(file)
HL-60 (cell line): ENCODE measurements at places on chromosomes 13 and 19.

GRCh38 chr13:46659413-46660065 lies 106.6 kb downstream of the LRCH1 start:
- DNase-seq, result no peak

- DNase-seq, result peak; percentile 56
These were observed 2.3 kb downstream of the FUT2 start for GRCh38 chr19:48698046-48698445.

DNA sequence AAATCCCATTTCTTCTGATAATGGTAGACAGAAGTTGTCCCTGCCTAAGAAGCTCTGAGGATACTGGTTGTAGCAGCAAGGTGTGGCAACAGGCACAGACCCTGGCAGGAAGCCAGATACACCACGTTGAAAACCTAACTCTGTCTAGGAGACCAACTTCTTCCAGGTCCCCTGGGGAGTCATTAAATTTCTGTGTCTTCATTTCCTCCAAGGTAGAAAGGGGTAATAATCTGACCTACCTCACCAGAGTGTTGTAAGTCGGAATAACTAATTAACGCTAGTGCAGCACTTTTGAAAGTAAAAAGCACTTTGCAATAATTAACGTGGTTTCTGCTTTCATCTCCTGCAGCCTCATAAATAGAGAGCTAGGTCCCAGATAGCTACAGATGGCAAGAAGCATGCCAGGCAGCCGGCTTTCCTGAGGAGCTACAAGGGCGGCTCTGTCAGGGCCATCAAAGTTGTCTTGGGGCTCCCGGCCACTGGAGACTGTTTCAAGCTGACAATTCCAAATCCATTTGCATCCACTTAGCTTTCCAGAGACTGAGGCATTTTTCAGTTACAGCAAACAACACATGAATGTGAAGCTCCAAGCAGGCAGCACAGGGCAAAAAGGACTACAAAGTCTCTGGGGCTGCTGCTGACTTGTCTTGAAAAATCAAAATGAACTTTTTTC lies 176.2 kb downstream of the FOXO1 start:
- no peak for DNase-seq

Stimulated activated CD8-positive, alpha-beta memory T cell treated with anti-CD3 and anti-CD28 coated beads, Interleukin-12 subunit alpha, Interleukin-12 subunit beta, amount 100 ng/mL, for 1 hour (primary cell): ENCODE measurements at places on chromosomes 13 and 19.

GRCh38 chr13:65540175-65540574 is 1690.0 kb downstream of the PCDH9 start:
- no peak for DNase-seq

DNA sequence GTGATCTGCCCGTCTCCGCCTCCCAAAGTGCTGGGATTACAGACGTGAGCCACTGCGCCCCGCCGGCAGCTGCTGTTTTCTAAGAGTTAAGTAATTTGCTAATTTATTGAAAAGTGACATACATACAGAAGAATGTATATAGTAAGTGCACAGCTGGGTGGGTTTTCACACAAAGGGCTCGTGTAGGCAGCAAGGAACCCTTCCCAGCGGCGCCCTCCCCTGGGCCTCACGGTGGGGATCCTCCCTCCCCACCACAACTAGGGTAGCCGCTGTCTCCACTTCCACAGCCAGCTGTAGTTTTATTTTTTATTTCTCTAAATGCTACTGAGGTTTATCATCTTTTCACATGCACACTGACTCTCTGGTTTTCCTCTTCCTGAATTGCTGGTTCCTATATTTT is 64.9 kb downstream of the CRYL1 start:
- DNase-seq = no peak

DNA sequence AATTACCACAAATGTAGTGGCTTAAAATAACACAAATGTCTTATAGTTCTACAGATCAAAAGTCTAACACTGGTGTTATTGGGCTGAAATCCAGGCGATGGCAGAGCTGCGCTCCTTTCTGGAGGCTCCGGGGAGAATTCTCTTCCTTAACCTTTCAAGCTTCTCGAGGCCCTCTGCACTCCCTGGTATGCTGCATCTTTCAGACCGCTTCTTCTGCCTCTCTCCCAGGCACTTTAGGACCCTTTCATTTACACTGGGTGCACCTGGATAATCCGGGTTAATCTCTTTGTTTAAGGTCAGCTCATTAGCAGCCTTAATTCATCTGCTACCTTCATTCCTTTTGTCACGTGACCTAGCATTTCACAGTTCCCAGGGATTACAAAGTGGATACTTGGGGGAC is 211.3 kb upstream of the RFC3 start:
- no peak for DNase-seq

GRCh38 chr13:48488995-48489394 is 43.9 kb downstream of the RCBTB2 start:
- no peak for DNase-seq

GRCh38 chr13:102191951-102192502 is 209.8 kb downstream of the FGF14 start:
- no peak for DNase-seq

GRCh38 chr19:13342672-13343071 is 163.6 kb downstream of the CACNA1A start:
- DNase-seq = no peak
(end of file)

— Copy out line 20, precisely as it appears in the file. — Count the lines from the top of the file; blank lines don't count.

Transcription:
- DNase-seq = no peak